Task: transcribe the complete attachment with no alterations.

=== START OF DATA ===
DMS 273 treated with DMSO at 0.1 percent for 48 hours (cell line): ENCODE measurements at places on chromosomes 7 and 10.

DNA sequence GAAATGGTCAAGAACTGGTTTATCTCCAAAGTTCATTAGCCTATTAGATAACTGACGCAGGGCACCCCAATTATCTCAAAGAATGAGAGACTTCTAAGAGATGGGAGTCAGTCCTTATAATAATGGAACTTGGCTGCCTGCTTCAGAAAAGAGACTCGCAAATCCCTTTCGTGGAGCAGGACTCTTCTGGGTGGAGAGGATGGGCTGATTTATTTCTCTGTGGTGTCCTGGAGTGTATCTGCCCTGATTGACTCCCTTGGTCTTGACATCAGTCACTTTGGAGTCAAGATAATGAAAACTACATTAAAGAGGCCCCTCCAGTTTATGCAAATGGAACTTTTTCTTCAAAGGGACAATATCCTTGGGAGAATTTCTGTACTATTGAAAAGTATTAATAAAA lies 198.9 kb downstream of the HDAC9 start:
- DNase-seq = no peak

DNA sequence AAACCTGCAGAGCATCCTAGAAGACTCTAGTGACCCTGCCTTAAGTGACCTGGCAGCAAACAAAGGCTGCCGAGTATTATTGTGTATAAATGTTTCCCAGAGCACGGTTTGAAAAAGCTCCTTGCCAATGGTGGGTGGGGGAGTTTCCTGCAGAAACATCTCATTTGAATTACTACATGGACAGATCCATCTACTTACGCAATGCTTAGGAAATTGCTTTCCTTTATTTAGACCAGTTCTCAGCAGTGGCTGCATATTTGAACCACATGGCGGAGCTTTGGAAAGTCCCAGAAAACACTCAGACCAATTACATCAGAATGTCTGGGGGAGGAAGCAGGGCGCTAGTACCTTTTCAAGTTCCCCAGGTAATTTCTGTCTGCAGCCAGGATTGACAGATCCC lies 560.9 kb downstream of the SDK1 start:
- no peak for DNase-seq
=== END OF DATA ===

DMS 273 treated with DMSO at 0.1 percent for 48 hours (cell line): ENCODE measurements at places on chromosomes 7 and 10.

DNA sequence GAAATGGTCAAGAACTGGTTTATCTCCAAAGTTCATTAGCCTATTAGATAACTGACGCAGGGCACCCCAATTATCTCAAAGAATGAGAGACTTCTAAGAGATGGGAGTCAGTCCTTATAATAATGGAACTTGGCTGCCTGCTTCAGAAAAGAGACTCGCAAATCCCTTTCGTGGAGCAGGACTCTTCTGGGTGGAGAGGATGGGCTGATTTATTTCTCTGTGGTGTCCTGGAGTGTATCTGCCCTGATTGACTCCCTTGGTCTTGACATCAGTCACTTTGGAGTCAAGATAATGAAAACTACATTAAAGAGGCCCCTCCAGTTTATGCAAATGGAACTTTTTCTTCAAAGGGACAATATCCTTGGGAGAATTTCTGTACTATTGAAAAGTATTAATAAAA lies 198.9 kb downstream of the HDAC9 start:
- DNase-seq = no peak

DNA sequence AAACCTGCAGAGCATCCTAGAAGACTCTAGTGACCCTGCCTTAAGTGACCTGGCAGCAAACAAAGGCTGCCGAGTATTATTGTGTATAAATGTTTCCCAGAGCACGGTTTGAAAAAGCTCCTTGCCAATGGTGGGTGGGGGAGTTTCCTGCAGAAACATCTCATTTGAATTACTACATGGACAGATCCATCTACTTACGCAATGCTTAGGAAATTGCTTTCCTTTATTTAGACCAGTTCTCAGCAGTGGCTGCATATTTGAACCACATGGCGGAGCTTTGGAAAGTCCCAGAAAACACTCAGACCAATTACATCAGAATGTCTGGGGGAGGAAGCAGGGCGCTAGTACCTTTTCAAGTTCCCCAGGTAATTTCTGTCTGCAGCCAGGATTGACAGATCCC lies 560.9 kb downstream of the SDK1 start:
- no peak for DNase-seq